April 29, 2012

Why U.S. and Japan Have a Lot More Talking to Do

Krista Mahr, Time

AP Photo

Everyone agrees the Futenma air station, located in a densely populated neighborhood, should move, but many residents living near the proposed relocation site don’t want more Marines nearby and are worried about the environmental impact the newcomers will have.

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TAGGED: United States, Japan, Okinawa


April 27, 2012
China Challenge & U.S.-Japan Ties
Center for a New American Security
The U.S.-Japan alliance is the cornerstone of peace and prosperity in the Asia-Pacific region, but it will confront difficult challenges between now and 2025 that could greatly affect its future. In The China Challenge:... more ››
Following the scary but ultimately non-catastrophic Fukushima nuclear crisis, every country with a reactor had reason to review the safety of its existing facilities and the integrity of its regulatory systems. But prudence... more ››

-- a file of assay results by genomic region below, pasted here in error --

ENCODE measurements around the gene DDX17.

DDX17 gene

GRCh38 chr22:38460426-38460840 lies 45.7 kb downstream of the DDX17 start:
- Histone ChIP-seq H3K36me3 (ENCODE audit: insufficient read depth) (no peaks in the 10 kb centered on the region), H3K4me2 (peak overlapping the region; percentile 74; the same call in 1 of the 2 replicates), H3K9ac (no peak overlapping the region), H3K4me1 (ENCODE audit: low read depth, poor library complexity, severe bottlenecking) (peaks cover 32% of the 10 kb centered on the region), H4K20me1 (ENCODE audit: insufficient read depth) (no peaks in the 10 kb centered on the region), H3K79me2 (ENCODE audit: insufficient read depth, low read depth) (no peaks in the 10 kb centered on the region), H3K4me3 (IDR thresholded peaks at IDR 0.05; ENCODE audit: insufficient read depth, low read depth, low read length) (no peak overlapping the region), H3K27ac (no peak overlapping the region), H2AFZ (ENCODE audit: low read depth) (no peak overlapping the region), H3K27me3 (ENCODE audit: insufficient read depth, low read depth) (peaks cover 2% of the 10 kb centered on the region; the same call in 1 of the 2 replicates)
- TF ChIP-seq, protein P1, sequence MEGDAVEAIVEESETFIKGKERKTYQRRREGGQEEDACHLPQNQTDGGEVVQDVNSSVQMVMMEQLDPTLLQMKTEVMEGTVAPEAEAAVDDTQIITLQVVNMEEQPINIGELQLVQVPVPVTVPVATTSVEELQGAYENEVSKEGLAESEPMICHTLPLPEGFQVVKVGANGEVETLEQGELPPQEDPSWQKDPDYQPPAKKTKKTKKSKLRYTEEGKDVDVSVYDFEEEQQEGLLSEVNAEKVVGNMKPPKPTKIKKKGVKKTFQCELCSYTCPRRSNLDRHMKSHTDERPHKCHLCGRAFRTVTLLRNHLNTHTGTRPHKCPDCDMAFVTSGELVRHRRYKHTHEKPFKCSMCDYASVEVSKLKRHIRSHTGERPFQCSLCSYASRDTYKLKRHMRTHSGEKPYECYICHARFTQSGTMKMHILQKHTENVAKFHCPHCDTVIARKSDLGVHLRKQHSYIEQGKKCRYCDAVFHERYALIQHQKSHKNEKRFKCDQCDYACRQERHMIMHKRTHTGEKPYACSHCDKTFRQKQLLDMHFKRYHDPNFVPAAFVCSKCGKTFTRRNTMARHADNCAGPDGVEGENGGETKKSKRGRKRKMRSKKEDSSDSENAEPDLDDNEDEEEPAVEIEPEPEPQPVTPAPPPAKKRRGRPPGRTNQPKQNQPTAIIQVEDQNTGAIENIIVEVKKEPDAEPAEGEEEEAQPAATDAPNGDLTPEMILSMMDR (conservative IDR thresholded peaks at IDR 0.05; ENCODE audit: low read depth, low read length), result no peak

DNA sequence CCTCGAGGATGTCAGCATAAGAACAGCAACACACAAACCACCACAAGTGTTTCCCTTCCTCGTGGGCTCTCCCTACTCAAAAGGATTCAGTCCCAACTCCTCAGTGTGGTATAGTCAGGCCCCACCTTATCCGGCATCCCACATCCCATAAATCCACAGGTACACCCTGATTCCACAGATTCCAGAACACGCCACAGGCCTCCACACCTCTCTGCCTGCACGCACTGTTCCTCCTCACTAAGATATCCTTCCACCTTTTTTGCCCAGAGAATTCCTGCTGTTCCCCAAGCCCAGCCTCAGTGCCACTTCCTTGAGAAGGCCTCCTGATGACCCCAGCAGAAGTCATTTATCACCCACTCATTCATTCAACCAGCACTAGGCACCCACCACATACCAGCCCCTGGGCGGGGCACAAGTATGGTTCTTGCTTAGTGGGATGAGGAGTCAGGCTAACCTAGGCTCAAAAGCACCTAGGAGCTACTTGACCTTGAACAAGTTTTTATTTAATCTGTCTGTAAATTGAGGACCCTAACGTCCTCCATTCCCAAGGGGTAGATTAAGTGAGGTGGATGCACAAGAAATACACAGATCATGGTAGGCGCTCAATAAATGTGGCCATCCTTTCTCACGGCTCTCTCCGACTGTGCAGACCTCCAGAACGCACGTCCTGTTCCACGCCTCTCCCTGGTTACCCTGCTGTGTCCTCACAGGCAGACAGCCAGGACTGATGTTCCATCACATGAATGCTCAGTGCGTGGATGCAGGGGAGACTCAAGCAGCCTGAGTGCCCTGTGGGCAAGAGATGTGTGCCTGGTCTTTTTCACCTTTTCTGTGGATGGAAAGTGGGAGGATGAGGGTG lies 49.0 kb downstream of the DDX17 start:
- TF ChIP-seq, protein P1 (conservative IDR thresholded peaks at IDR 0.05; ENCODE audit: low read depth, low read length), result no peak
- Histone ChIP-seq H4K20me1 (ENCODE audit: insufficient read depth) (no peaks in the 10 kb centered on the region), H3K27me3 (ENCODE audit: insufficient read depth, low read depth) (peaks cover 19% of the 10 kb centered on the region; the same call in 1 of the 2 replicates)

April 26, 2012
Think Things Are Bad in Japan? Wait
Jared Diamond, Bloomberg
Japanese economic problems are serious and getting worse. Foremost among them is the crushing burden of government debt. The ratio of government debt to gross domestic product, currently about 2.28, is by far the highest in the... more ››
April 19, 2012
Can the Tea Party Take Japan?
Molly Ball, The Atlantic
ONCE A YEAR, at a Marriott just a few blocks from the National Zoo, in Washington, D.C., the Conservative Political Action Conference convenes its own, somewhat less exotic menagerie of economists, activists, lobbyists, and... more ››
April 19, 2012
Can Japan Make the Tough Decisions?
Fred Hiatt, Washington Post
The question here is no different than in Europe or the United States: Can democracies still rouse themselves to do hard things? Prime Minister Yoshihiko Noda, the sixth Japanese leader in as many years and by many accounts... more ››